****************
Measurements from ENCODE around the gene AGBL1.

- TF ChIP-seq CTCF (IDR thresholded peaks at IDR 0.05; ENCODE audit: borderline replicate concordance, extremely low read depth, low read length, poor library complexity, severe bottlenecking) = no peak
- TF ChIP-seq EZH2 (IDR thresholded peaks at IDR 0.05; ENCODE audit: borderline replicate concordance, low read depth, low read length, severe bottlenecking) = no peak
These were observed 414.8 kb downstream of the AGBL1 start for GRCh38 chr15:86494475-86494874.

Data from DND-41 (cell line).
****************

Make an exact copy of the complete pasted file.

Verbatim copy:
Measurements from ENCODE around the gene AGBL1.

- TF ChIP-seq CTCF (IDR thresholded peaks at IDR 0.05; ENCODE audit: borderline replicate concordance, extremely low read depth, low read length, poor library complexity, severe bottlenecking) = no peak
- TF ChIP-seq EZH2 (IDR thresholded peaks at IDR 0.05; ENCODE audit: borderline replicate concordance, low read depth, low read length, severe bottlenecking) = no peak
These were observed 414.8 kb downstream of the AGBL1 start for GRCh38 chr15:86494475-86494874.

Data from DND-41 (cell line).